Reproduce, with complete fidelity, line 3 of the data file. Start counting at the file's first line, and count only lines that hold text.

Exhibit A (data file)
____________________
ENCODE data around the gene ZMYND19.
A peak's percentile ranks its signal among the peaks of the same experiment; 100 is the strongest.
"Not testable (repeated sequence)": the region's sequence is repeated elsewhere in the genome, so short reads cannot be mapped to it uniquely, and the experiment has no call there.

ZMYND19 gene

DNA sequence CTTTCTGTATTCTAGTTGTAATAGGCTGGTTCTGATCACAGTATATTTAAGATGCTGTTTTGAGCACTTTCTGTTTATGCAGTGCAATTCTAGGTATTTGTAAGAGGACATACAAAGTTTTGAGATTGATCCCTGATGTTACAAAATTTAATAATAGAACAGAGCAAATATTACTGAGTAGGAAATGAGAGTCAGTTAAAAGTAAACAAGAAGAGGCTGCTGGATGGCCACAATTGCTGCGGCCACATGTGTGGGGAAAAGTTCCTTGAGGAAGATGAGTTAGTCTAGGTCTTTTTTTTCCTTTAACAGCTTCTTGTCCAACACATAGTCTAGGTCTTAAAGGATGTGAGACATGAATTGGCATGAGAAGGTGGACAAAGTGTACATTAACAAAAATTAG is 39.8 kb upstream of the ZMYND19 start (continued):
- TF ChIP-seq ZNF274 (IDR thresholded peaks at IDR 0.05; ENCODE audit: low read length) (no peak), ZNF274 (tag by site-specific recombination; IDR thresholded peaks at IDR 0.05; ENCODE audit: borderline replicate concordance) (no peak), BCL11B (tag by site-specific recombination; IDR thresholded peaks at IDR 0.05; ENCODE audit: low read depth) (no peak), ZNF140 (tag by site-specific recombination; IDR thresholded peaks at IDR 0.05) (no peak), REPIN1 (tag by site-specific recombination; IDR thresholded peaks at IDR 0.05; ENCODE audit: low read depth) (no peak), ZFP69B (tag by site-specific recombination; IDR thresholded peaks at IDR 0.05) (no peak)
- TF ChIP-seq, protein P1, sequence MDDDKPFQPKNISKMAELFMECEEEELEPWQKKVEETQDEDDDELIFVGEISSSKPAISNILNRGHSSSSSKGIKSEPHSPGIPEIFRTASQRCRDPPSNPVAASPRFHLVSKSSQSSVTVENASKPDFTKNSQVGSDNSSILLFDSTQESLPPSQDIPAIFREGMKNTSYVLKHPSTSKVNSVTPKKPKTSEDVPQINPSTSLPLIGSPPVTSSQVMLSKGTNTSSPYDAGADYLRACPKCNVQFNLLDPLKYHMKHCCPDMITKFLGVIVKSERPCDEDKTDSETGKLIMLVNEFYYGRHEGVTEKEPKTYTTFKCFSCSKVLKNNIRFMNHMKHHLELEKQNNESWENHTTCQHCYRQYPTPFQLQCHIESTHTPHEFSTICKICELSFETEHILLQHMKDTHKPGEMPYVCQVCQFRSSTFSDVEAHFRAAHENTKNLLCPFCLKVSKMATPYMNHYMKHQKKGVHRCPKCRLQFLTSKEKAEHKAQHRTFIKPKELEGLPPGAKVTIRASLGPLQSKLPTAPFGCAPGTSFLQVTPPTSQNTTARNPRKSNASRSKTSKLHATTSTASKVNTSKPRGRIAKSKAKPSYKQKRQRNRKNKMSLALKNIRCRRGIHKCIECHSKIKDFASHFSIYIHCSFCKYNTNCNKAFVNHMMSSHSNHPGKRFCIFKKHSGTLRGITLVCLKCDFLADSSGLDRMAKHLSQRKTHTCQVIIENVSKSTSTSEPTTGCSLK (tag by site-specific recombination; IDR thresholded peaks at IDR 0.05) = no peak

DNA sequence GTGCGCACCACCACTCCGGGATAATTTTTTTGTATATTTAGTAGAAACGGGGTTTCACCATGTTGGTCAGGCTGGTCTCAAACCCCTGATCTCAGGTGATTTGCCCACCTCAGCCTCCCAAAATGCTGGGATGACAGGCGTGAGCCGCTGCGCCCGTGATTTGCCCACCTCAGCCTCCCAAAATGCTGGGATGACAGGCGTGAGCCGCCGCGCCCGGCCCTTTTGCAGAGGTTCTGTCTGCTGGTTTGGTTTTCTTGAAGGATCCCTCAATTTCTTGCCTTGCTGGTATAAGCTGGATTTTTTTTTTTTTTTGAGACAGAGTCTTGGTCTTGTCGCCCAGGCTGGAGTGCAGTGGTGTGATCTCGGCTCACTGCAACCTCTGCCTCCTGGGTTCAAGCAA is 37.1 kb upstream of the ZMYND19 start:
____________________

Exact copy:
"Not testable (repeated sequence)": the region's sequence is repeated elsewhere in the genome, so short reads cannot be mapped to it uniquely, and the experiment has no call there.